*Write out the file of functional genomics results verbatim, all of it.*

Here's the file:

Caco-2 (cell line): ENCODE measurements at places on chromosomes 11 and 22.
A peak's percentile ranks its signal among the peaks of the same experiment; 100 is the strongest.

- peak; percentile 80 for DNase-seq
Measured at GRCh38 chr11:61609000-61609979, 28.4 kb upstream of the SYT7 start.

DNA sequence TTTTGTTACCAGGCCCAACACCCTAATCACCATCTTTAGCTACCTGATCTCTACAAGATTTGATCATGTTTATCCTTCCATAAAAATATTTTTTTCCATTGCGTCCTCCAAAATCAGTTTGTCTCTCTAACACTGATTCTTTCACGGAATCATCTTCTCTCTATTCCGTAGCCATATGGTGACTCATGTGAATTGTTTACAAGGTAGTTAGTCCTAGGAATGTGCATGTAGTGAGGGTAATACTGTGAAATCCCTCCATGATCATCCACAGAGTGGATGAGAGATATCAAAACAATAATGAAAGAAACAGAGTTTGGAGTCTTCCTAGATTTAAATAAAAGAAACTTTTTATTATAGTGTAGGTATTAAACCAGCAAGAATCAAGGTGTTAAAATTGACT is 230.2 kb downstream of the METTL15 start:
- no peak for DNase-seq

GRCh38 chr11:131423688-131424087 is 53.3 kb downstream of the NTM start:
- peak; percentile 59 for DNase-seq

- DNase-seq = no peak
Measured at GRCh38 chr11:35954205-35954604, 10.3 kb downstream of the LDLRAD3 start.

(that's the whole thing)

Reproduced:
Caco-2 (cell line): ENCODE measurements at places on chromosomes 11 and 22.
A peak's percentile ranks its signal among the peaks of the same experiment; 100 is the strongest.

- peak; percentile 80 for DNase-seq
Measured at GRCh38 chr11:61609000-61609979, 28.4 kb upstream of the SYT7 start.

DNA sequence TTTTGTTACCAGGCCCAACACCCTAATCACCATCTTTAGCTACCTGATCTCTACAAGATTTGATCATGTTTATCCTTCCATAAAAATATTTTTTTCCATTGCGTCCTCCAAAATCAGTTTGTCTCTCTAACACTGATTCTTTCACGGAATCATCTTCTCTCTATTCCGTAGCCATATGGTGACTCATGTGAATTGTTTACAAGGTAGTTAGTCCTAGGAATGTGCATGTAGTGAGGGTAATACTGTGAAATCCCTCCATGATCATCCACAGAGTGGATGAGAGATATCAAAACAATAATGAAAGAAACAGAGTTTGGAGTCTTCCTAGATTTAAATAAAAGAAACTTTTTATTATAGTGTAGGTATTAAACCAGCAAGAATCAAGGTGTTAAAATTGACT is 230.2 kb downstream of the METTL15 start:
- no peak for DNase-seq

GRCh38 chr11:131423688-131424087 is 53.3 kb downstream of the NTM start:
- peak; percentile 59 for DNase-seq

- DNase-seq = no peak
Measured at GRCh38 chr11:35954205-35954604, 10.3 kb downstream of the LDLRAD3 start.